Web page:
- Watercolour on paper
- Support: 267 x 365 mm
- Presented by the Trustees of the Chantrey Bequest 1934
N04752 THE PENITENTS' BENCH 1904
Inscr. ‘The penitents' bench’ b.l., ‘A. S. Hartrick 04’ b.r., and ‘The old watchmaker’ and ‘convict 7 years & 15 months o'top for bad conduct (penitent)’ c., below second figure on left and central figure. On the back is inscribed ‘Salvation Army Shelter, Blackfriars.’ Watercolour, 10 1/2×14 3/8 (26·5×36·5).
Chantrey Purchase from the R.W.S. 1933.
Exh: R.W.S., summer 1933 (102); R.A., 1934 (729); Arts Council, 1951 (8), where dated c. 1902.
Repr: The Pall Mall Magazine, XXXV, No.143, March 1905, p.275, with the caption ‘The Scene before the service’; Apollo, XXIV, 1936, p.91.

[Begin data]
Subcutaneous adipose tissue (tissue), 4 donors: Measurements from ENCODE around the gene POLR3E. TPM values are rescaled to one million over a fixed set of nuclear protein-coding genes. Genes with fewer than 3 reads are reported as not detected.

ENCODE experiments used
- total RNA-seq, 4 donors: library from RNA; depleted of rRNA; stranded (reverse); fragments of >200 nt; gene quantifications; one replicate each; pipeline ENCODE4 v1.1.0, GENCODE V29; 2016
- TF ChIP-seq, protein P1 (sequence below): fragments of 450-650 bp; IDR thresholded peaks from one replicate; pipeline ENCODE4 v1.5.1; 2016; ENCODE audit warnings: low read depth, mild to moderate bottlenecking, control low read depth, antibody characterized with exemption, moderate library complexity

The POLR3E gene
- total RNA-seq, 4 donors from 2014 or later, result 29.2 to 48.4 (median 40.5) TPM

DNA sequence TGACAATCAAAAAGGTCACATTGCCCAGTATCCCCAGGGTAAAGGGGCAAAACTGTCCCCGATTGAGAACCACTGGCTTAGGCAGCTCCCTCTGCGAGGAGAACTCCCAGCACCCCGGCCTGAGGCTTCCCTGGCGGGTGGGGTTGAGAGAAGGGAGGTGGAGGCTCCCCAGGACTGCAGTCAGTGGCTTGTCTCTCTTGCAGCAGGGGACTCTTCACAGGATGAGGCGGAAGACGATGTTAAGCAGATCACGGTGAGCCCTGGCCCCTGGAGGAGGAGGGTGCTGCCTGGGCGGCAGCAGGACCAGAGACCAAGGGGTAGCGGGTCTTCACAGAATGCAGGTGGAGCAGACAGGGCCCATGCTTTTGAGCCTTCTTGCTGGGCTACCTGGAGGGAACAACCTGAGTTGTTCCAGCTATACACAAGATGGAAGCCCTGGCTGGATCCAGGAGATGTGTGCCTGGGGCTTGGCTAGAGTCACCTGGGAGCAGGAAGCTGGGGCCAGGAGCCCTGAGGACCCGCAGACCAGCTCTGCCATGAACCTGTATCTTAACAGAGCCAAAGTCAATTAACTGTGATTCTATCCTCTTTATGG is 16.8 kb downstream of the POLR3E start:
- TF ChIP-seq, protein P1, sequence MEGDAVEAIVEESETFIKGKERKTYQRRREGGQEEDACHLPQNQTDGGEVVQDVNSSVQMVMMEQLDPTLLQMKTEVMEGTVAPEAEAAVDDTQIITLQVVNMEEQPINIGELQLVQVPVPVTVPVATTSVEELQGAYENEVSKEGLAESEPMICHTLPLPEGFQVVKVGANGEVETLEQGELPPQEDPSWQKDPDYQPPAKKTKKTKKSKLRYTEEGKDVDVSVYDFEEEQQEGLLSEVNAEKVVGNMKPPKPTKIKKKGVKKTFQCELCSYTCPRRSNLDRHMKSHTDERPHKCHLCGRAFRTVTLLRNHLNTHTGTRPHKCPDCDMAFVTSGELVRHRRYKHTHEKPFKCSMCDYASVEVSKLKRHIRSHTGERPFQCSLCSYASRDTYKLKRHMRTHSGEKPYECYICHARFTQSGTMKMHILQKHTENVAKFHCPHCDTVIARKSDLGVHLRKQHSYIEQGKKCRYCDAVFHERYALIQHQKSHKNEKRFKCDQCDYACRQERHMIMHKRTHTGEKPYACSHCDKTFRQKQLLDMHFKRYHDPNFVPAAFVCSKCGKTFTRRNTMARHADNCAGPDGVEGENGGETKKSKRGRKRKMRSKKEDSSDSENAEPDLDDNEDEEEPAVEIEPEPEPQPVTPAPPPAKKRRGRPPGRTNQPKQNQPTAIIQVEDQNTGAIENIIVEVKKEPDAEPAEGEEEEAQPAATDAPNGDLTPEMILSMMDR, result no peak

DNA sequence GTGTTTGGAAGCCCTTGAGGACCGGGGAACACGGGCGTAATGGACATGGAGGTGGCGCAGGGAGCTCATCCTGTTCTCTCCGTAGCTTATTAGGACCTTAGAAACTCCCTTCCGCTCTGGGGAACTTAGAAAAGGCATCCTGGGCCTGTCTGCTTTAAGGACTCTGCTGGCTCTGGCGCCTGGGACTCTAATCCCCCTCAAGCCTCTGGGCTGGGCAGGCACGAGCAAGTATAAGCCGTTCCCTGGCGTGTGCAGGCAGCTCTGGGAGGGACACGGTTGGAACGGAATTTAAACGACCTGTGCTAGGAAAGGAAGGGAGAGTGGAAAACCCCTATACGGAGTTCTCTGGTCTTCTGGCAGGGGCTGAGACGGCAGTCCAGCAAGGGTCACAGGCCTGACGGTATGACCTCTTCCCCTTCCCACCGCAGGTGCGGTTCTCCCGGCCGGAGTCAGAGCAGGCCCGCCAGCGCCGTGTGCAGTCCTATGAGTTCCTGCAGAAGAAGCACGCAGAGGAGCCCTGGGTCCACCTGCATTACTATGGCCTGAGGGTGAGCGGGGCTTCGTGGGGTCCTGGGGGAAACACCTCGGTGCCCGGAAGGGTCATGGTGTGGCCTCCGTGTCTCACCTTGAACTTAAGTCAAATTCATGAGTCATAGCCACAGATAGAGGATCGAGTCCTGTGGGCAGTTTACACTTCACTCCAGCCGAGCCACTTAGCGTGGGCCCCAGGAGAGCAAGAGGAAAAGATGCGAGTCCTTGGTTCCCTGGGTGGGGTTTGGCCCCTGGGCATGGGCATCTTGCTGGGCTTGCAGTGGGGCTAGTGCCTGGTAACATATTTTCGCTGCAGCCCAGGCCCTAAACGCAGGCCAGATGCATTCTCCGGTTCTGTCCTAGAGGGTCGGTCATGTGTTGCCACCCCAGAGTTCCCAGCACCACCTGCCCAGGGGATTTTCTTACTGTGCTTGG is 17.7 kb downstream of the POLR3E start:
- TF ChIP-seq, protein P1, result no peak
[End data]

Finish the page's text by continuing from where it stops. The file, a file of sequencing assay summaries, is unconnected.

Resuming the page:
This was one of a series of drawings made in 1904, at the Salvation Army Men's Shelter, 115A Blackfriars Road, London, which was used to illustrate the second of a series of articles by Charles Morley entitled ‘London at Prayer’ and published in The Pall Mall Magazine. The sub-title for this article was ‘The Men without a Home’, and Morley describes his visit one Sunday morning early in January to the Salvation Army Shelter. He tells how, after breakfast had been given to some five hundred men, a service was held in a white painted hall enlivened with Christmas decorations and improving illuminated texts such as that included in the drawing: ‘Come unto Me all ye that labour and are heavy laden & I will give you rest.’
Mary Chamot, Dennis Farr and Martin Butlin, The Modern British Paintings, Drawings and Sculpture, London 1964, I
- symbols & personifications(7,117)
- religion and belief(7,310)